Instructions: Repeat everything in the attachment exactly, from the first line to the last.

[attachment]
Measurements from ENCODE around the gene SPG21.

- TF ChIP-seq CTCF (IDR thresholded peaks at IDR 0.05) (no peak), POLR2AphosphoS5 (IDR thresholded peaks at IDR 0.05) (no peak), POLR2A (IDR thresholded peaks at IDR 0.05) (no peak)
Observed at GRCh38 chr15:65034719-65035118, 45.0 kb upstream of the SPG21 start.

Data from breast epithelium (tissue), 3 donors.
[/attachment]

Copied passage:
Measurements from ENCODE around the gene SPG21.

- TF ChIP-seq CTCF (IDR thresholded peaks at IDR 0.05) (no peak), POLR2AphosphoS5 (IDR thresholded peaks at IDR 0.05) (no peak), POLR2A (IDR thresholded peaks at IDR 0.05) (no peak)
Observed at GRCh38 chr15:65034719-65035118, 45.0 kb upstream of the SPG21 start.

Data from breast epithelium (tissue), 3 donors.